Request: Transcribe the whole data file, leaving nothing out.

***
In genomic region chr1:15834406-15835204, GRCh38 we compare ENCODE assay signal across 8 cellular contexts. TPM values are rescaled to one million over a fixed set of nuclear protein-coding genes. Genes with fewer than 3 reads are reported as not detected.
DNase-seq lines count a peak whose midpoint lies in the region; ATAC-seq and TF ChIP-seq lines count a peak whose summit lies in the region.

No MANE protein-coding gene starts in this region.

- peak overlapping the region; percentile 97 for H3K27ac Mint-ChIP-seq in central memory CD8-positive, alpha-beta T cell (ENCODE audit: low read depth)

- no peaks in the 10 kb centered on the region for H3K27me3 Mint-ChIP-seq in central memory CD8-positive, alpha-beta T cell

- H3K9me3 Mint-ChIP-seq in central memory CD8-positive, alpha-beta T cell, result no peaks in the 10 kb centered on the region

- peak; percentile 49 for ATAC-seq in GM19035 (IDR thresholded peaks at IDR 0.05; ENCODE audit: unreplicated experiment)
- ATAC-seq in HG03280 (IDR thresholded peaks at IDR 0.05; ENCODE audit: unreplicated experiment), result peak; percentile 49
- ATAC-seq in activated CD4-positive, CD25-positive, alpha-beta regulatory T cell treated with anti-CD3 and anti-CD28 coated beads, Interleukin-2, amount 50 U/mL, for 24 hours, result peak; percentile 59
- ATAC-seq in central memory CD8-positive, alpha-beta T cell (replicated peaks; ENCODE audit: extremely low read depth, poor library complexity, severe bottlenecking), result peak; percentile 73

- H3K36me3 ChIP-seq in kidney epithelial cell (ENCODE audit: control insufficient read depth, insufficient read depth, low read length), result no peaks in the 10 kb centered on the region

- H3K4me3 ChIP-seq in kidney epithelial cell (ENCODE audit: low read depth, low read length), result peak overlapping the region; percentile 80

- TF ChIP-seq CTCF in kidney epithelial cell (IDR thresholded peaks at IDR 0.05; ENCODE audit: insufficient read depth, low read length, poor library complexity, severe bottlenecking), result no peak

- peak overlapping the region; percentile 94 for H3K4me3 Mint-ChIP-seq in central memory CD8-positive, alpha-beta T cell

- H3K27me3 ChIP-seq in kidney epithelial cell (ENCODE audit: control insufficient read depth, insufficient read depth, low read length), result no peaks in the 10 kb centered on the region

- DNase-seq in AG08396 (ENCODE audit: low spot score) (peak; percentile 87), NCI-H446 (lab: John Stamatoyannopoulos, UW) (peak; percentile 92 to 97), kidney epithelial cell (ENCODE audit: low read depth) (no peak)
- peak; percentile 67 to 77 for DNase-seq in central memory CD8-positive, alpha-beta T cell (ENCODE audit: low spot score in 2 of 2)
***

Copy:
In genomic region chr1:15834406-15835204, GRCh38 we compare ENCODE assay signal across 8 cellular contexts. TPM values are rescaled to one million over a fixed set of nuclear protein-coding genes. Genes with fewer than 3 reads are reported as not detected.
DNase-seq lines count a peak whose midpoint lies in the region; ATAC-seq and TF ChIP-seq lines count a peak whose summit lies in the region.

No MANE protein-coding gene starts in this region.

- peak overlapping the region; percentile 97 for H3K27ac Mint-ChIP-seq in central memory CD8-positive, alpha-beta T cell (ENCODE audit: low read depth)

- no peaks in the 10 kb centered on the region for H3K27me3 Mint-ChIP-seq in central memory CD8-positive, alpha-beta T cell

- H3K9me3 Mint-ChIP-seq in central memory CD8-positive, alpha-beta T cell, result no peaks in the 10 kb centered on the region

- peak; percentile 49 for ATAC-seq in GM19035 (IDR thresholded peaks at IDR 0.05; ENCODE audit: unreplicated experiment)
- ATAC-seq in HG03280 (IDR thresholded peaks at IDR 0.05; ENCODE audit: unreplicated experiment), result peak; percentile 49
- ATAC-seq in activated CD4-positive, CD25-positive, alpha-beta regulatory T cell treated with anti-CD3 and anti-CD28 coated beads, Interleukin-2, amount 50 U/mL, for 24 hours, result peak; percentile 59
- ATAC-seq in central memory CD8-positive, alpha-beta T cell (replicated peaks; ENCODE audit: extremely low read depth, poor library complexity, severe bottlenecking), result peak; percentile 73

- H3K36me3 ChIP-seq in kidney epithelial cell (ENCODE audit: control insufficient read depth, insufficient read depth, low read length), result no peaks in the 10 kb centered on the region

- H3K4me3 ChIP-seq in kidney epithelial cell (ENCODE audit: low read depth, low read length), result peak overlapping the region; percentile 80

- TF ChIP-seq CTCF in kidney epithelial cell (IDR thresholded peaks at IDR 0.05; ENCODE audit: insufficient read depth, low read length, poor library complexity, severe bottlenecking), result no peak

- peak overlapping the region; percentile 94 for H3K4me3 Mint-ChIP-seq in central memory CD8-positive, alpha-beta T cell

- H3K27me3 ChIP-seq in kidney epithelial cell (ENCODE audit: control insufficient read depth, insufficient read depth, low read length), result no peaks in the 10 kb centered on the region

- DNase-seq in AG08396 (ENCODE audit: low spot score) (peak; percentile 87), NCI-H446 (lab: John Stamatoyannopoulos, UW) (peak; percentile 92 to 97), kidney epithelial cell (ENCODE audit: low read depth) (no peak)
- peak; percentile 67 to 77 for DNase-seq in central memory CD8-positive, alpha-beta T cell (ENCODE audit: low spot score in 2 of 2)